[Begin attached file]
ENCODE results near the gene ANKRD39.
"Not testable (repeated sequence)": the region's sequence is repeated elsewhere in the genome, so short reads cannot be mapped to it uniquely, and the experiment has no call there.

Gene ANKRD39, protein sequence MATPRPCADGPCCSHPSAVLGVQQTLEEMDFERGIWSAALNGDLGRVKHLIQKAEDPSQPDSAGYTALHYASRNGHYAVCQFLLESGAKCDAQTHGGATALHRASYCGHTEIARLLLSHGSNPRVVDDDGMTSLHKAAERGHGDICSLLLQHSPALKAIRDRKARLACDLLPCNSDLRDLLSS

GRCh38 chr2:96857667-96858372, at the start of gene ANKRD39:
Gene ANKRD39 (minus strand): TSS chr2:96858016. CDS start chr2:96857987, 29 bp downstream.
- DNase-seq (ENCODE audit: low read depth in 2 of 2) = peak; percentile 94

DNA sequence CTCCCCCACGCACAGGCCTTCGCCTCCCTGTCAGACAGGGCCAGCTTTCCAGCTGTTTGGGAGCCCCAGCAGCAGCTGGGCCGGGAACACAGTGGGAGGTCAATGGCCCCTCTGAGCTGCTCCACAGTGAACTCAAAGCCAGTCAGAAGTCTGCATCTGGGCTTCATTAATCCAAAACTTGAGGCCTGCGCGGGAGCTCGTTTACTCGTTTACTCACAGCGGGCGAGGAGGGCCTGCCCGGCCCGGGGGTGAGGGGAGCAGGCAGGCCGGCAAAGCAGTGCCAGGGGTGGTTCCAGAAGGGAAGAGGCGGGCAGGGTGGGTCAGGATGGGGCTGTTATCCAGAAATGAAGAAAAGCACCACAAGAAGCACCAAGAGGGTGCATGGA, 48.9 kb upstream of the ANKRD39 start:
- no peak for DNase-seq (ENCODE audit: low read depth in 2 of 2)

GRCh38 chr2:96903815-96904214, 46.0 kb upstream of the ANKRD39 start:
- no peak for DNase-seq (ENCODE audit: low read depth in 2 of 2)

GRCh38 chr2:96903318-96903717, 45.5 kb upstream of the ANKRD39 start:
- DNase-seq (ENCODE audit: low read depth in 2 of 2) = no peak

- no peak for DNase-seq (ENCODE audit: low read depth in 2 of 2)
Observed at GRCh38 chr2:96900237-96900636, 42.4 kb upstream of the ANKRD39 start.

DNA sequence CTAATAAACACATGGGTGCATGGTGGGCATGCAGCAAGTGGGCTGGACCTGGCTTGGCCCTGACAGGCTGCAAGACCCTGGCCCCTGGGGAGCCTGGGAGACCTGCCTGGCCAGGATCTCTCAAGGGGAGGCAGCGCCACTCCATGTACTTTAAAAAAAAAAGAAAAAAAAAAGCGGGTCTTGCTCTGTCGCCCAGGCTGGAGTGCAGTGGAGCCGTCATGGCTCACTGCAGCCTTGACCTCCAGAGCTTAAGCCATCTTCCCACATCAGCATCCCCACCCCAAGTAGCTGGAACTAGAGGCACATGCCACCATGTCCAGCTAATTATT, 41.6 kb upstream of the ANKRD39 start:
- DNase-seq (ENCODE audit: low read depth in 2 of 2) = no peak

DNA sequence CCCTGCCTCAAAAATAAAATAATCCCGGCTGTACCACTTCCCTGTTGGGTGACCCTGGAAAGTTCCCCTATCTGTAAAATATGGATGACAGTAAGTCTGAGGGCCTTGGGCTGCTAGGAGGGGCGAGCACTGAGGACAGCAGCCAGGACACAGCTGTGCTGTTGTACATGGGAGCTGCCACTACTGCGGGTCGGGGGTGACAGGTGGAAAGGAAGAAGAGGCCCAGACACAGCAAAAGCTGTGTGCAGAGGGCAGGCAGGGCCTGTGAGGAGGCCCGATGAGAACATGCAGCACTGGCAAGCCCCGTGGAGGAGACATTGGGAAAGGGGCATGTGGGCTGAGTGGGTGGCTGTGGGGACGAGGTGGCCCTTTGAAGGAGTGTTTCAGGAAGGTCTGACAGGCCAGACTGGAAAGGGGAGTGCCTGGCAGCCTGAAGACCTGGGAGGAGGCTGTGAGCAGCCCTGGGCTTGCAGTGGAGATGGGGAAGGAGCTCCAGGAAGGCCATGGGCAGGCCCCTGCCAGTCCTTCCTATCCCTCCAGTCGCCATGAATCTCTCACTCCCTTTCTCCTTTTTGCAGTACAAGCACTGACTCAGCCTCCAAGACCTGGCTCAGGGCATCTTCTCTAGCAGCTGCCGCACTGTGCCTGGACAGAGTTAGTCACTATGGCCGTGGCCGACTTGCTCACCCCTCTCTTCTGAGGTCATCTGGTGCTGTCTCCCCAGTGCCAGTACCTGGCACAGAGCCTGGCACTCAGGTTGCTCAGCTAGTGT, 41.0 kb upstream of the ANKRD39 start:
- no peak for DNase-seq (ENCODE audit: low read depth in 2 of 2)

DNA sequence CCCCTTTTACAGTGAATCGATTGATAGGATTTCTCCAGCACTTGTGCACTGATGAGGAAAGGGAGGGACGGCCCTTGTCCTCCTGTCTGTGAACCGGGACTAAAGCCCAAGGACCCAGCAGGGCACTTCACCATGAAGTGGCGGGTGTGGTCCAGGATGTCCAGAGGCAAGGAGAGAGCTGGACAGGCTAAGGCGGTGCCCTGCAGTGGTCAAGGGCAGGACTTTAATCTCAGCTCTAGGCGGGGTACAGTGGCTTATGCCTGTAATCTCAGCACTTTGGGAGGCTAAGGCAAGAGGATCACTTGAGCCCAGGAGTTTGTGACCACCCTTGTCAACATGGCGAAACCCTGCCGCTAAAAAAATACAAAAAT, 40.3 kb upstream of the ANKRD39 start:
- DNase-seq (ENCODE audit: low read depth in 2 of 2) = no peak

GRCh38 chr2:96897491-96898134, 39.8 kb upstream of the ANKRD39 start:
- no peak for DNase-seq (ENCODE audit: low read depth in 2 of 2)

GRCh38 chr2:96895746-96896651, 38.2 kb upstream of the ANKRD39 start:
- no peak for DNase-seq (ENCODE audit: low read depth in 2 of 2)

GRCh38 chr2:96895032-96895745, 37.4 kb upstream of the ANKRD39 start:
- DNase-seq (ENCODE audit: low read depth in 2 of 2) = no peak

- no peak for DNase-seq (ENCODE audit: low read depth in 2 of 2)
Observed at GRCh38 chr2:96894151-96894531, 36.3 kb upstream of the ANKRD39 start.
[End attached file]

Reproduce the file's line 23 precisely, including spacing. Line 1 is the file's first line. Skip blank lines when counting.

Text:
GRCh38 chr2:96895746-96896651, 38.2 kb upstream of the ANKRD39 start: